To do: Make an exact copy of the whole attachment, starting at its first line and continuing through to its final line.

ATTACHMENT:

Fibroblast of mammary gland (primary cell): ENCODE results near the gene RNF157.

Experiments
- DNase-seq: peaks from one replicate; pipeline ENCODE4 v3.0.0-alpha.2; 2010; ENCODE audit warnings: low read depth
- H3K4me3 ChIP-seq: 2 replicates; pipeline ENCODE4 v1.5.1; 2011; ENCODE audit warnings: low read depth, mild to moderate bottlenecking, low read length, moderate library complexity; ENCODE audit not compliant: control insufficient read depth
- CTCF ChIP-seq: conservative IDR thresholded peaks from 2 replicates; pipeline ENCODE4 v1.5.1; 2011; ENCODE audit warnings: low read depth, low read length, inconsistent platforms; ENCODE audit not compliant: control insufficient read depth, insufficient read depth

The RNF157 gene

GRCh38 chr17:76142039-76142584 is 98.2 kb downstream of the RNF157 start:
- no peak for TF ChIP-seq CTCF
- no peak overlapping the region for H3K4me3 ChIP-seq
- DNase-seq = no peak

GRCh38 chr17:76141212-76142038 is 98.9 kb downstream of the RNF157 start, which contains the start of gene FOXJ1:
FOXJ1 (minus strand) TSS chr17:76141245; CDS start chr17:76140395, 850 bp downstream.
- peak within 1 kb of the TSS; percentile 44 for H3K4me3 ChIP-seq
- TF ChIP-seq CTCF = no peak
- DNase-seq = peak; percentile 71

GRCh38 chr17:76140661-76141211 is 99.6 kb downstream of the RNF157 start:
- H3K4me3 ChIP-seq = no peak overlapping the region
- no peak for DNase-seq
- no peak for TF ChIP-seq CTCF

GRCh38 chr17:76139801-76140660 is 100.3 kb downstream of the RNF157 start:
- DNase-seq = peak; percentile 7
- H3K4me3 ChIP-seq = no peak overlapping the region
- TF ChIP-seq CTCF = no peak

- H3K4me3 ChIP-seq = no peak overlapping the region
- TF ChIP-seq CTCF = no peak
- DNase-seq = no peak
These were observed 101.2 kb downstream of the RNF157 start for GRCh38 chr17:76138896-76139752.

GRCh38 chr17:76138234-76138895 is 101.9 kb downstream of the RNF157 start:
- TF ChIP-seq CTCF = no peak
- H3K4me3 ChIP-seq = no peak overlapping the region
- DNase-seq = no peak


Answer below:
Fibroblast of mammary gland (primary cell): ENCODE results near the gene RNF157.

Experiments
- DNase-seq: peaks from one replicate; pipeline ENCODE4 v3.0.0-alpha.2; 2010; ENCODE audit warnings: low read depth
- H3K4me3 ChIP-seq: 2 replicates; pipeline ENCODE4 v1.5.1; 2011; ENCODE audit warnings: low read depth, mild to moderate bottlenecking, low read length, moderate library complexity; ENCODE audit not compliant: control insufficient read depth
- CTCF ChIP-seq: conservative IDR thresholded peaks from 2 replicates; pipeline ENCODE4 v1.5.1; 2011; ENCODE audit warnings: low read depth, low read length, inconsistent platforms; ENCODE audit not compliant: control insufficient read depth, insufficient read depth

The RNF157 gene

GRCh38 chr17:76142039-76142584 is 98.2 kb downstream of the RNF157 start:
- no peak for TF ChIP-seq CTCF
- no peak overlapping the region for H3K4me3 ChIP-seq
- DNase-seq = no peak

GRCh38 chr17:76141212-76142038 is 98.9 kb downstream of the RNF157 start, which contains the start of gene FOXJ1:
FOXJ1 (minus strand) TSS chr17:76141245; CDS start chr17:76140395, 850 bp downstream.
- peak within 1 kb of the TSS; percentile 44 for H3K4me3 ChIP-seq
- TF ChIP-seq CTCF = no peak
- DNase-seq = peak; percentile 71

GRCh38 chr17:76140661-76141211 is 99.6 kb downstream of the RNF157 start:
- H3K4me3 ChIP-seq = no peak overlapping the region
- no peak for DNase-seq
- no peak for TF ChIP-seq CTCF

GRCh38 chr17:76139801-76140660 is 100.3 kb downstream of the RNF157 start:
- DNase-seq = peak; percentile 7
- H3K4me3 ChIP-seq = no peak overlapping the region
- TF ChIP-seq CTCF = no peak

- H3K4me3 ChIP-seq = no peak overlapping the region
- TF ChIP-seq CTCF = no peak
- DNase-seq = no peak
These were observed 101.2 kb downstream of the RNF157 start for GRCh38 chr17:76138896-76139752.

GRCh38 chr17:76138234-76138895 is 101.9 kb downstream of the RNF157 start:
- TF ChIP-seq CTCF = no peak
- H3K4me3 ChIP-seq = no peak overlapping the region
- DNase-seq = no peak